Bella Rosa had a great smile
Bella Rosa our little pgmy goatie
Bella Rosa asking for treats
My favorite goatie, Bella Rosa, has passed on to be with her other goatie friends. She was an African Dwarf Goat. We woke up and she could not stand and later she died in the stall. There was no drama and she passed peacefully. Ten years is old for a goat. We noticed her slowing down the last few weeks but she even ate some grain and fresh grass on her last day. I think her body just gave out.
She was very friendly and even let us dress her once a bee costume for Halloween one year. It was a child’s costume but the belt to hold on the costume was too small so I had a friend make a Velcro extension to go around her Buddha belly. Too cute!
We miss you Bella Rosa! The barn is not the same without you. For such a small creature, you leave a big hole in our hearts.
This past Friday, April 19, all the baby tomato seedlings were transplanted from the germination trays into 2.25 pots where they will stay until we plant them outside. There are 155 total tomato plants.
My main helper, Linda Archibald has been doing this with me for about 4 years and this year Tom Pollard joined us to learn how to do it all. It took us 4 hours to transplant them. Thank you folks! There were 4 tomato no shows which isn’t bad for how many we planted. It is amazing how fast the seedlings grow since it has only been 16 days since we planted seeds.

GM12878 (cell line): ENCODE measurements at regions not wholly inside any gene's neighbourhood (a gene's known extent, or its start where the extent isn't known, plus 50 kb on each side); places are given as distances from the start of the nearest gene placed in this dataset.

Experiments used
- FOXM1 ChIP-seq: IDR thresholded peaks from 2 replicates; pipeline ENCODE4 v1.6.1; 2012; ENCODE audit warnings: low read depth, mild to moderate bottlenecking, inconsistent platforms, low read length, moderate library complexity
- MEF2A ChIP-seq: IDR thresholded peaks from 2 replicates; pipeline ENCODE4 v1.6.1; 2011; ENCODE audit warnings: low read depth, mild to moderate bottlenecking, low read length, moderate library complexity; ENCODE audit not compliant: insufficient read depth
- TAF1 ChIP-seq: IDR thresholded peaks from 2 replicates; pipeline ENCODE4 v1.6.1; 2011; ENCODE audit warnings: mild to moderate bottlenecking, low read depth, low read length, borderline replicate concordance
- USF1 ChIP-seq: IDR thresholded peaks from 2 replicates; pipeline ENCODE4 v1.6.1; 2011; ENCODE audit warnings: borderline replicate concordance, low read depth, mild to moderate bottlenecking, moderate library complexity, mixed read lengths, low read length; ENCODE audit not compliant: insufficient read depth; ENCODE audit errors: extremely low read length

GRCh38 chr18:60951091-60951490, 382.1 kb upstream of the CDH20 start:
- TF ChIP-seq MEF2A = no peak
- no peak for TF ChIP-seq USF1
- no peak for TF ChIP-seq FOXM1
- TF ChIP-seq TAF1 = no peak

We use Moonshine potting soil from Agua Fria Nursery to grow them in-amazing stuff as everything grown in takes off really fast. So now they are off the heat mats and still inside under lights that will be 3 inches away from the tops of the tomatoes. I put the lights close so they grow sturdy stems. If you put the lights higher they can get too tall and lanky. As the plants grow, I raise up the lights with them. I will actually have around 28 tomato plants and Linda will have 59! The rest are orders. Looks like it’s going to be a big year for tomatoes for Linda! I hope she buys another freezer to store all that sauce she’s gonna be making! I’m hoping to get them out in early May again this year but Mother Nature will decide when they will go out, not me!
Starting tonight, the next 4 nights will be below freezing with the temperatures dipping down to 30°F tonight and 27-28°F for the following three nights so if you have anything outside or in an unheated greenhouse or hoop house or cold frame, you’ll need to put row cover over your plants to keep them from freezing at night.